The Bourne Legacy: A Review
The Bourne Legacy – Dir: Tony Gilroy; *ing: Jeremy Renner, Rachel Weisz, Edward Norton
A.k.a. The Bourne Lethargy: The One Without Matt Damon
It’s convenient to assume that yet another entry in a mega-successful movie franchise simply must be a cynical bid to further milk that cash-cow, especially when you know that the original star of the cinematic bovine in question couldn’t be persuaded to suit up again despite a bazillion dollar carrot being dangled in front of him. Perhaps that assumption is just as cynical though; after all, creating a big budget, multi-location, high-octane addition to a brainy action series beloved by both critics and audiences is no easy task and certainly not one that can be treated as a throwaway without inviting a fairly rabid backlash. And so the minds behind this sequel (of sorts) to the Bourne films surely must’ve known they were taking a risk dealing with a modern film behemoth when they dreamt up Legacy, and ended up having to realize it without Jason himself – Matt Damon. It was a pretty sizable gamble, but did it pay off? Well, yes and no, with emphasis on the no.
Firstly, Legacy is not so much a follow-up to the Bourne films as it is a companion piece. Its plot runs roughly concurrent to the events of the trilogy, and while that in itself is not a bad thing, the constant allusions to the other films does bring up ultimately less-than-favourable comparisons, especially when the rather subdued ending sets up (somewhat clumsily) the premise for a sequel which doubtless will follow. Secondly, by reiterating the revelation that Bourne was not in fact an anomaly but just one of a number of genetically enhanced spies in the shady, secretive government ‘Program’, the film detracts from the psychological gravitas of both Bourne and Aaron Cross (Renner) the spy left out in the cold by his bosses, who is at the heart of this particular tale. After The Program, run by ruthless head (aren’t they always?) Eric Byer (Norton), is jettisoned due to hastily explained circumstances, Cross, as well as his counterparts, are targeted for immediate and lethal termination. But Cross outsmarts the drone sent to take him out and sets off to alter his chemical dependency on the meds The Program has him on to make him better, faster, stronger. No, not to wean himself off them, but instead to be ‘locked in’ – the result of the new, untried formula that’ll make the effects of the pills permanent without having to actually take any again, a plan for the fruition of which he teams up with chemical scientist Marta Shearing (Weisz), another remnant of The Program who has escaped termination. To do this, they must make their way to Manila where the pills are manufactured, while still dodging the murderous intents of their former masters who cannot afford to leave any loose ends.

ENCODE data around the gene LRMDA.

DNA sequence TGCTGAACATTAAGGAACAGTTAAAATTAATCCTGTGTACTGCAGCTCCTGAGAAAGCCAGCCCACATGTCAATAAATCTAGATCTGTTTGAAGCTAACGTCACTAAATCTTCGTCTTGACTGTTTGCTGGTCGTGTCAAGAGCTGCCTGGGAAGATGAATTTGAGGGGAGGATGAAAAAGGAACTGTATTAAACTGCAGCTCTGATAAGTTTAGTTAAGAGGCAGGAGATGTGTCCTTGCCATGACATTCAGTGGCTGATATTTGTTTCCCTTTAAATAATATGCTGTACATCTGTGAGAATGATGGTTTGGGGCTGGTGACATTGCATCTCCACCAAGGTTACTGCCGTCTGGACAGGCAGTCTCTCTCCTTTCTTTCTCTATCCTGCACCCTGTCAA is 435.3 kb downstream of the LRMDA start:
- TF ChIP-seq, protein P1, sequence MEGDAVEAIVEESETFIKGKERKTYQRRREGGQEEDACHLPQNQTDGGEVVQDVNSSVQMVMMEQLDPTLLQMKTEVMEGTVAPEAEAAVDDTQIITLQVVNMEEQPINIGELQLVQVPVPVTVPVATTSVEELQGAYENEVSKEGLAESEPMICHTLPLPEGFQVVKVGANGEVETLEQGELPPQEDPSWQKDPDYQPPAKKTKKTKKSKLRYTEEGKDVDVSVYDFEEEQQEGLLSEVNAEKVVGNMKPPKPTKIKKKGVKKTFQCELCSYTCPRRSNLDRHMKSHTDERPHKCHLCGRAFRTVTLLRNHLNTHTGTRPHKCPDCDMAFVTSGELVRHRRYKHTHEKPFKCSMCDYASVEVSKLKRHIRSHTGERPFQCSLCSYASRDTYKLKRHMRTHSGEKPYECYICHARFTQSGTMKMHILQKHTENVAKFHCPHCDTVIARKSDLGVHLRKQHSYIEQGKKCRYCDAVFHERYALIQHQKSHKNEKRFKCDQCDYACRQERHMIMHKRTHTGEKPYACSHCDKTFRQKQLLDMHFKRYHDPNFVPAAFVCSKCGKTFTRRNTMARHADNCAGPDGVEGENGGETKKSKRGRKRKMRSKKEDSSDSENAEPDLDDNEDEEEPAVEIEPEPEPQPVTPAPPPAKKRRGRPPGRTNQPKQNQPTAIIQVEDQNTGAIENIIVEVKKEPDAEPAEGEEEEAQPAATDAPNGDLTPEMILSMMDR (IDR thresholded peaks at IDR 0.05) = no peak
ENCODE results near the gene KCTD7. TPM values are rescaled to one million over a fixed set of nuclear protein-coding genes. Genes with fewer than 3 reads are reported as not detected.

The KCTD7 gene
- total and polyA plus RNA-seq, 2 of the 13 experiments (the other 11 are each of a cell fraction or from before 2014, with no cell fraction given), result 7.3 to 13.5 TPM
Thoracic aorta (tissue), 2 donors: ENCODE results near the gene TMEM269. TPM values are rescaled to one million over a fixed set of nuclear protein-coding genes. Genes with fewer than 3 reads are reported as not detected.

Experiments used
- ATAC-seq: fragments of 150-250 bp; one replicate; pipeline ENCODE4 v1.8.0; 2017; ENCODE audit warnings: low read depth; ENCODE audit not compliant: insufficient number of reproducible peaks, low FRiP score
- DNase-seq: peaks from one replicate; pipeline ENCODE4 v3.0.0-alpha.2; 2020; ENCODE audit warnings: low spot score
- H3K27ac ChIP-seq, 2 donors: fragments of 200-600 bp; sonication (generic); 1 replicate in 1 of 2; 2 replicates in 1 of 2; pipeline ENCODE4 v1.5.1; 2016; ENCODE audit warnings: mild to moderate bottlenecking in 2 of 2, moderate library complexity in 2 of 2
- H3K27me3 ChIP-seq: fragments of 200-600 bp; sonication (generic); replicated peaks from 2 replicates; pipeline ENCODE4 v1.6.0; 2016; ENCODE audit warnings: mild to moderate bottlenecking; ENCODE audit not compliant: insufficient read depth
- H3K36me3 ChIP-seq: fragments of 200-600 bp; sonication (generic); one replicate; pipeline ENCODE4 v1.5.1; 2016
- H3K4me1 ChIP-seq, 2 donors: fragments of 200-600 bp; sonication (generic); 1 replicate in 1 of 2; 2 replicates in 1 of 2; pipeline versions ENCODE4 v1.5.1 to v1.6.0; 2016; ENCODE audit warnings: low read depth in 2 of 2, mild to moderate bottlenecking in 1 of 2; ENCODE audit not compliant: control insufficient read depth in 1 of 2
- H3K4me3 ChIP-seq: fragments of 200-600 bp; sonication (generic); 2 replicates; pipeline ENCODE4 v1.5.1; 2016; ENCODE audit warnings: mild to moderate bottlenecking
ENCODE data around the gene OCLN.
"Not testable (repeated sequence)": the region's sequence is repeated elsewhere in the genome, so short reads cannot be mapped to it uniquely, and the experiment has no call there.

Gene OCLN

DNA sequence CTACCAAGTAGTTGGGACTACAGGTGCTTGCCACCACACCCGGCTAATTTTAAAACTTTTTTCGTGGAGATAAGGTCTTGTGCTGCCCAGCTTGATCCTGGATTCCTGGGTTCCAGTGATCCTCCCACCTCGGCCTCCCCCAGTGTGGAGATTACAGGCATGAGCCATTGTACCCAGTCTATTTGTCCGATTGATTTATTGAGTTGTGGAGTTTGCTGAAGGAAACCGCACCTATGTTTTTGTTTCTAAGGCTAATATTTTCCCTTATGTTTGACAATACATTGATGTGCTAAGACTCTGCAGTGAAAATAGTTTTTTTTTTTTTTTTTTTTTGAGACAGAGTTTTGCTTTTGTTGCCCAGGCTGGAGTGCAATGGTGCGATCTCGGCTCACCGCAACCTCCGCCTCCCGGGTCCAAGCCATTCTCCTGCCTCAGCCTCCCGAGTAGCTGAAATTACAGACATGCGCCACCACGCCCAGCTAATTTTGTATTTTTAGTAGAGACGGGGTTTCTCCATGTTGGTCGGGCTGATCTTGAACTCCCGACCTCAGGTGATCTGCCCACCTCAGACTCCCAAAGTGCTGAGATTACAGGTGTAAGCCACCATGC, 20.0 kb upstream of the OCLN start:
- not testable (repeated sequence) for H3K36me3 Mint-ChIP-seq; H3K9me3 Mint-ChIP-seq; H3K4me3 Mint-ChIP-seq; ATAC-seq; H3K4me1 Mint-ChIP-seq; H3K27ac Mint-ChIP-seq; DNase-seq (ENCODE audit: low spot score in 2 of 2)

The problem with Legacy is not the obvious lack of Damon-esque awesomeness; Renner is in fact, as he proved similarly in Mission Impossible: Ghost Protocol, a worthy central figure/star successor, bringing to the film the same charismatic intensity that first got him noticed in The Hurt Locker two years ago. Norton and Weisz too, are wonderful supporting players, especially the latter in a role that is a rarity in testosterone-fueled flicks – a smart, gutsy woman who’s given sufficient screen time without turning her into mere eye-candy. Other than the actors though, Legacy just can’t seem to find its footing; the tone is inconsistent, the pacing erratic, the plot lightweight, and the action set-pieces competent at best. The final motorcycle chase, in particular, simply doesn’t bring the kind of heart-stopping thrills that a climactic action sequence is supposed to – it’s been done better in Tomorrow Never Dies. And the end, which follows soon after, is too abrupt, too damp a squib, even though it’s obvious that it’s actually a prologue for a sequel rather than an epilogue to the movie itself. So perhaps what’s missing from this picture isn’t so much Damon as the star, but a more assured, experienced, gritty-action director’s touch like that of Paul Greengrass and Doug Liman, which Tony Gilroy doesn’t quite demonstrate here.
Cult: The Bourne Identity (2002) – Go to back to the very first one, just to remind yourselves what an (intelligent) adrenaline rush of an opening salvo Liman launched.
Current: The Dark Knight Rises – Director Christopher Nolan’s swansong to his Batman trilogy is strong stuff, if not quite as awe-inspiring as 2008’s The Dark Knight.
Coming Attraction: Captain Phillips (2013) – Greengrass helms this account of Captain Richard Phillips and the crew of the cargo ship Maersk Alabama as their vessel is hijacked by Somali pirates.